> If it is waiting, it is not processing. It's a binary state. It is either
    > processing data or it is not. It can't process data "slow" due to disk
    > speed, disk speed only affects the time it takes to move data into the
    > memory space it needs to be in order to be processed.
    >
    > A processor works at a given frequency, regardless of disk speed. If the
    > CPU is "waiting" for data, it is not processing data. Those are two
    > seperate tasks.


    that's nothing more than word games.

    if the processor is starved for data because something is i/o bound,
    then things are slower and the user is less productive.

    > > > Sandman:
    > > > CPU benchmarks does not include media speed.

    > >
    > > cpu benchmarks are meaningless in the real world because they ignore
    > > everything else that matters.

    >
    > That doesn't change the facts.


    it's what the facts mean that matters.

    > > > Sandman:
    > > > On the topic of photography processing, we're speaking of
    > > > processing data that is in RAM, and unless you're working with
    > > > gigapixel images, all photos you have will fit in RAM in today's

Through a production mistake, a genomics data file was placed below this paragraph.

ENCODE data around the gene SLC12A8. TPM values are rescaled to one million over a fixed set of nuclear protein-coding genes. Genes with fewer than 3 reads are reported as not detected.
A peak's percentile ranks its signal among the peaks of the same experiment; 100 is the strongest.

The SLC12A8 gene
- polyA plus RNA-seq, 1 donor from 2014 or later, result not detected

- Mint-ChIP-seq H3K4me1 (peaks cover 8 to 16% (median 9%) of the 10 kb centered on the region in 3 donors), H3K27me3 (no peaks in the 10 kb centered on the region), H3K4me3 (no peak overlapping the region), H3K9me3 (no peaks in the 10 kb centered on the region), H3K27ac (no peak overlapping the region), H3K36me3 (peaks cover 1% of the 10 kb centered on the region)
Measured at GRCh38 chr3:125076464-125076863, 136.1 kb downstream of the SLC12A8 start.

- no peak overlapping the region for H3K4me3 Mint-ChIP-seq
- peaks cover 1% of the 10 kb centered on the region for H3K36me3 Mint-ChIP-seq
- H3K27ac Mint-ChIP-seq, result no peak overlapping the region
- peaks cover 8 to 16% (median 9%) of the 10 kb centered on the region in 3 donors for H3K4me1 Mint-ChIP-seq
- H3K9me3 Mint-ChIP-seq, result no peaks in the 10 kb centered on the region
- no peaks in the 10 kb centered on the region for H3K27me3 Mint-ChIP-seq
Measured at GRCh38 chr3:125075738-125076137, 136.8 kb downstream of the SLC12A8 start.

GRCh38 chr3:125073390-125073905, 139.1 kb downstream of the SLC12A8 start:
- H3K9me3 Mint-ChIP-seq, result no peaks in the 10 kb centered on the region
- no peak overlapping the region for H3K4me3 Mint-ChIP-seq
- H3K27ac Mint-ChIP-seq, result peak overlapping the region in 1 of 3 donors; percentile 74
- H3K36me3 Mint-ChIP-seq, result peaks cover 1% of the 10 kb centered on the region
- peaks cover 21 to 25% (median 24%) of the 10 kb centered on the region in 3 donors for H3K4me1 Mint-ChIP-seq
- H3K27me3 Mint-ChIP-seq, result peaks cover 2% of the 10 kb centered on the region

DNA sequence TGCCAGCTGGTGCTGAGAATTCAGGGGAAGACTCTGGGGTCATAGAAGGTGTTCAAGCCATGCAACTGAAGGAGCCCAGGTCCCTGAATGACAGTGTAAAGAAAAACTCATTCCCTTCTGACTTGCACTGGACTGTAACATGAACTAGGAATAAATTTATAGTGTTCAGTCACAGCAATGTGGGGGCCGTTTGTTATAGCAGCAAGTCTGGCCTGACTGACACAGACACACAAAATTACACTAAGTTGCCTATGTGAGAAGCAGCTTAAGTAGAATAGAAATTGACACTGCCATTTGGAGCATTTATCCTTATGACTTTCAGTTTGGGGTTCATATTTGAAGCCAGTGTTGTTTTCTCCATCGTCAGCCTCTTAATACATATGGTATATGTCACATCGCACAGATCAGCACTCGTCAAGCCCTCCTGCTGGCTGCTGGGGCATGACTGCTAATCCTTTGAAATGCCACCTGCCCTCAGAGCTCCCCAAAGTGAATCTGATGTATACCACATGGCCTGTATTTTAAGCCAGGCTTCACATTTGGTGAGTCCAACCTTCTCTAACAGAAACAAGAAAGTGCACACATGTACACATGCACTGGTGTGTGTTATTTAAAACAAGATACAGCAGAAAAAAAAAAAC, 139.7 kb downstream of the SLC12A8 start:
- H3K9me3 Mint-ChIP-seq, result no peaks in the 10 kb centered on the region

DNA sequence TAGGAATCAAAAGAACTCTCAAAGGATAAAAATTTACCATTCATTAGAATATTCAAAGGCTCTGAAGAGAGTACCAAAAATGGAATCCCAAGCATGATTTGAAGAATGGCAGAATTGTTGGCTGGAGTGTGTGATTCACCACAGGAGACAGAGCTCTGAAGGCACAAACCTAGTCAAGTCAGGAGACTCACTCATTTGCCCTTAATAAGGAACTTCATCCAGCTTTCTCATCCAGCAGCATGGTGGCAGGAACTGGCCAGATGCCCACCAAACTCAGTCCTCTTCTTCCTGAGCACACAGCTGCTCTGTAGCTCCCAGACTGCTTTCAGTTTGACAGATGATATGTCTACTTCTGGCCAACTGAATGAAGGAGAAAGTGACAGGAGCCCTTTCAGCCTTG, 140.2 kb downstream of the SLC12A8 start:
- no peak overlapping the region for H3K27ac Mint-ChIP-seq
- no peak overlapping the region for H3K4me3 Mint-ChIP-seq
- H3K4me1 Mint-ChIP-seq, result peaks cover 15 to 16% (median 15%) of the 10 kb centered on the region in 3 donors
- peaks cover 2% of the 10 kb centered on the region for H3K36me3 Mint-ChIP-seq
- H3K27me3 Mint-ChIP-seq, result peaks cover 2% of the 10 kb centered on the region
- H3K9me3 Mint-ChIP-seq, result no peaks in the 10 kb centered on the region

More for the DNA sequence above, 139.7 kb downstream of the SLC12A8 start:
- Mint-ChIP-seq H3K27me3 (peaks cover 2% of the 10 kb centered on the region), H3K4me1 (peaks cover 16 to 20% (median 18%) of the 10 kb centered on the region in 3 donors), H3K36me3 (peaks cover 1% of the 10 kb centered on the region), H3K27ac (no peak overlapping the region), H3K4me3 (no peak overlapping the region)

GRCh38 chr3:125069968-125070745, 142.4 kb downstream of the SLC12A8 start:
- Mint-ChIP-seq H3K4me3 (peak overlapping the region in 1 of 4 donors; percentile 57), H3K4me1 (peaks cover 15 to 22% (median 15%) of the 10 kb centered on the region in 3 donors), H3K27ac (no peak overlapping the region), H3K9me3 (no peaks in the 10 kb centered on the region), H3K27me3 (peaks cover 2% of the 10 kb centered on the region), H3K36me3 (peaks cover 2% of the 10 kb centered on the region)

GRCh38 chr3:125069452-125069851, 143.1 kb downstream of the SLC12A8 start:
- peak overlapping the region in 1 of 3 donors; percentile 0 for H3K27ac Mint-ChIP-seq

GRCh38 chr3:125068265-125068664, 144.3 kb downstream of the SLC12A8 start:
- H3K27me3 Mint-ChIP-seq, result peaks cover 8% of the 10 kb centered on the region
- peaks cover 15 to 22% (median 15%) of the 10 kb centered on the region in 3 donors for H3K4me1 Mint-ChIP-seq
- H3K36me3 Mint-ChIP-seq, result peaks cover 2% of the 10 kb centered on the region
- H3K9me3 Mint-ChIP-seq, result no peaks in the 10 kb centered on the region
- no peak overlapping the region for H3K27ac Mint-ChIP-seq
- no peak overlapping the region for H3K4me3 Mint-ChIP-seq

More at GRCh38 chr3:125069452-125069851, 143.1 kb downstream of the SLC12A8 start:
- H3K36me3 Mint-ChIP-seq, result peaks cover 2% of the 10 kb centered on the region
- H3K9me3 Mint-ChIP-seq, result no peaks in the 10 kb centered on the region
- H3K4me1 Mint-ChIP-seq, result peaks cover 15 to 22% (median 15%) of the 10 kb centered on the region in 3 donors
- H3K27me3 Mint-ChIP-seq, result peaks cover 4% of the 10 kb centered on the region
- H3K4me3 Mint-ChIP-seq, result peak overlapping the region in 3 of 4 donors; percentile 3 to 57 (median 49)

> > > machines. There may be a delay for the data to be read from the
    > > > disk to RAM, but that's not part of processing.

    > >
    > > of course it's part of the processing.

    >
    > Incorrect.


    it's absolutely correct.

    > > you're focused on individual aspects, not the big picture.

    >
    > No, I am focused on the original question:
    >
    > John McWilliams
    > 05/30/2014 <lmabna$ulq$>
    >
    > "Are you quite sure that the speed of an external drive will
    > in fact speed up processing? Last time I looked into it, the
    > answer was no, but times change, and processing methods move
    > about as well."
    >
    > An external, or internal, drive won't "speed up processing" or "processing
    > methods", since both processing and processing methods are seperate from